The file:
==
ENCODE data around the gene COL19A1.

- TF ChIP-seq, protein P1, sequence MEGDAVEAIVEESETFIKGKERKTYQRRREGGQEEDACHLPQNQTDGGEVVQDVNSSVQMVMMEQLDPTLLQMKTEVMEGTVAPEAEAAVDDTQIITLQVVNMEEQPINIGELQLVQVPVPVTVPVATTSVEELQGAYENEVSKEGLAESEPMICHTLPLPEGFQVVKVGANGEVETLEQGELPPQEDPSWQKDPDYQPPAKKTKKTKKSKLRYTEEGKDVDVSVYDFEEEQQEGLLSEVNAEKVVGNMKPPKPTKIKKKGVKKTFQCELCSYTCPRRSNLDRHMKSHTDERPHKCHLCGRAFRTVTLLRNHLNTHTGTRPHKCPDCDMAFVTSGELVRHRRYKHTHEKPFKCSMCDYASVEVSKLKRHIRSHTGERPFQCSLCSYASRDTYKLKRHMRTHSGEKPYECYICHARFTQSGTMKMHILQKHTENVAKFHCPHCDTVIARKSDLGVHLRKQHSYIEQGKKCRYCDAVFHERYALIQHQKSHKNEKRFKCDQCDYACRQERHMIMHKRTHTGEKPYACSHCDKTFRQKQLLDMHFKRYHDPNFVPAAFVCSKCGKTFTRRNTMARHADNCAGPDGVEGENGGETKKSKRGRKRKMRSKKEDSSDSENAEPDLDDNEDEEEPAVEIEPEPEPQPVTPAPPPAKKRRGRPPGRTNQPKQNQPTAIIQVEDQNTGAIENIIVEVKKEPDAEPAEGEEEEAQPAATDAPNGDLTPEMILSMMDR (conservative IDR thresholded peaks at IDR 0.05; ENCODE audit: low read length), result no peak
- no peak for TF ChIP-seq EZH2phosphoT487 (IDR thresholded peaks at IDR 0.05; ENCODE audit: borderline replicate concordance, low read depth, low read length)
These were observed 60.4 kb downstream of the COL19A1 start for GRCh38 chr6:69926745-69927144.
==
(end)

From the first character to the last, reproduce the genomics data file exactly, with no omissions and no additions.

ENCODE data around the gene COL19A1.

- TF ChIP-seq, protein P1, sequence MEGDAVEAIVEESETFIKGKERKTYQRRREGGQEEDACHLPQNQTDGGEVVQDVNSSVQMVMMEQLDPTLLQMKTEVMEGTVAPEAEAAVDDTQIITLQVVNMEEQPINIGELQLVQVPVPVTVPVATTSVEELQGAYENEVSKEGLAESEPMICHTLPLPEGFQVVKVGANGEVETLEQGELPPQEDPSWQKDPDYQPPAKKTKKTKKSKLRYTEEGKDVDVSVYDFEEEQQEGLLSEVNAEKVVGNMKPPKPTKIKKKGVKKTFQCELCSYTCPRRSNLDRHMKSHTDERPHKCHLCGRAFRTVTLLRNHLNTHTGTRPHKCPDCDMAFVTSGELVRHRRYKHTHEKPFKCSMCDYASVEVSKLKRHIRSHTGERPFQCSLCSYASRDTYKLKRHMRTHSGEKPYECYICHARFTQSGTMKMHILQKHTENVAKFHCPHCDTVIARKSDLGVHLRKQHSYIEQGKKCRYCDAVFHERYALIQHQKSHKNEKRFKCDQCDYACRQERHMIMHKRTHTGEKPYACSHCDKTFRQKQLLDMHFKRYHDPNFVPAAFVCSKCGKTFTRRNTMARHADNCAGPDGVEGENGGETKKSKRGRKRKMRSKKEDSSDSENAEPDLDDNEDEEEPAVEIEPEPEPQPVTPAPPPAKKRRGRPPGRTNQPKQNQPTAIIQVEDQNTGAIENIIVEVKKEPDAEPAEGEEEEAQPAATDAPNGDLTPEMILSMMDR (conservative IDR thresholded peaks at IDR 0.05; ENCODE audit: low read length), result no peak
- no peak for TF ChIP-seq EZH2phosphoT487 (IDR thresholded peaks at IDR 0.05; ENCODE audit: borderline replicate concordance, low read depth, low read length)
These were observed 60.4 kb downstream of the COL19A1 start for GRCh38 chr6:69926745-69927144.